Pour the whipped egg whites over the dry ingredients and work the two components together with a whisk.
The chocolate almond batter will be quite stiff and thick at this stage.
Whisk in the cooled brown butter.
The chocolate almond batter will be glossy and thick.
Cover the bowl of chocolate financiers batter with plastic wrap and chill it for 1 hour until cold.
Use a ¾ ounce disher to divide the batter evenly among the greased cups of a mini muffin pan.
You can use the back of a spoon to flatten out the mounds (optional but helpful if garnishing with cocoa nibs).
I live to garnish financier cakes with a "little something" before baking to make them extra special. Since these are chocolate cakes, I garnished them with cocoa nibs. Another great option would be a few mini chocolate chips, or chopped almonds since the batter is made with ground almonds.
Chocolate financiers should look quite even before baking.
After baking, the financiers have puffed and are set. The batter loses some of its shine as they bake.
Tip: Use a cake tester to check if the cakes are done baking.
You don't need a stand mixer or an electric mixer to make financiers. The batter is mixed by hand! To make the task easier, I recommend using a sturdy balloon this one from OXO to mix the ingredients and use a ¾ ounce scoop (disher) to portion out the batter evenly.
For baking the financiers, traditional moulds are rectangular but I like to use a mini muffin pan with a non-stick finish to ensure the cakes unmould cleanly. I like to butter the muffin pan to ensure the financiers don't stick.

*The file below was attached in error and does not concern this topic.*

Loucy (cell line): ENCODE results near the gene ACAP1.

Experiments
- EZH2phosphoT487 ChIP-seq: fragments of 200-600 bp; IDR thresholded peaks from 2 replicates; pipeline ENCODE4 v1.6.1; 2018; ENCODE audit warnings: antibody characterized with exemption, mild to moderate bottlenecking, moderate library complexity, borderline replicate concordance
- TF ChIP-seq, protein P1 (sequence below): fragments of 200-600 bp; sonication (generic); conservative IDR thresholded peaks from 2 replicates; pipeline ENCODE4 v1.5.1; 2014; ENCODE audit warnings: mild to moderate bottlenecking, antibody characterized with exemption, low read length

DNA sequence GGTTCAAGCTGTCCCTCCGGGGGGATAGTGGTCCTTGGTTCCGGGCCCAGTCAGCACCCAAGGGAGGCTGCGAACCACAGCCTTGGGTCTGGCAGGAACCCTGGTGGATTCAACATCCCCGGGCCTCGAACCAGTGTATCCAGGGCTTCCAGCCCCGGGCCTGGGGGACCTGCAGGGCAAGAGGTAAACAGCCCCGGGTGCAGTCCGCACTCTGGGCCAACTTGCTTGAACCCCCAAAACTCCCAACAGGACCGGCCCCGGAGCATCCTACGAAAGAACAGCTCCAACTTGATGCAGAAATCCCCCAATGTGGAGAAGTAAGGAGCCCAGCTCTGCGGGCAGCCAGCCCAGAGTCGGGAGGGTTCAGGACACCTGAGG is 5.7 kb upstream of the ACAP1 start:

Whip the egg whites with the salt in the recipe to help break up the globular proteins. This will make it easier for you to build a stable egg white foam more quickly by hand with a whisk.
Store chocolate financiers in an airtight container for up to 3 days. I actually prefer to freeze them in a freezer bag to keep them fresh for up to 2 months. These cakes are small and defrost quickly when taken out of the bag and placed on a plate at room temperature. It takes about 30 minutes.
Financiers are served with tea and coffee as a treat on their own, as you would cookies. In fact, financiers are often referred to as a cookie in French pastry and taught alongside cookie recipes and madeleines.
Frequently asked questions
Both financiers and madeleines are small classic French pastry cakes. Financiers are made with egg whites, brown butter, and ground almonds, baked in small rectangular moulds (or round). On the other hand, madeleines are not made with any nuts, and are traditionally flavoured with orange zest or lemon and baked in seashell-shaped pans. Madeleine recipes usually call for a chemical leavener, specifically baking powder, while financiers do not.
Other financiers recipes to try
Looking for other financier recipes like this? Try these:
- 115 grams (½ cup) unsalted butter
- 90 grams (⅔ cup) ground almonds
- 150 grams (¾ cup) granulated sugar
- 42 grams (⅓ cups) bleached all-purpose flour
- 32 grams (⅓ cup) Cacao Barry extra brute cocoa powder
- 115 grams (4) large egg white(s)
- 2.5 mL (½ teaspoon) Diamond Crystal fine kosher salt
- cacao nibs
- In a small saucepan, melt the butter over medium heat and continue cooking it until it turns light brown in color. Remove the pan from the heat and transfer the brown butter to a small bowl to cool down sllightly. Set aside.
- In a medium bowl, whisk together the ground almonds, sugar, flour, and cocoa powder. Set aside.
- In a separate bowl, combine the egg whites and salt. Whisk them until they are very frothy and foamy.
- Pour the frothy egg whites over the dry ingredients. Whisk vigorously to mix everything together, then add the cooled brown butter and whisk the batter more to completely incorporate it. The batter will be quite stiff.
- Wrap the bowl with plastic wrap and chill the batter for at least 1 hour until cold.
- Preheat the oven to 350°F. Butter a non-stick 24-cup mini muffin pan.
- Divide the batter among the 24 wells of the prepared pan. Sprinkle the tops of the financiers with cocoa nibs to garnish them.
- Bake the chocolate financiers until the centres are set. This takes about 16 minutes. Use a cake tester inserted into the middle of one of them to verify they are baked through. Let cool slightly before using a mini offset spatula to unmould them.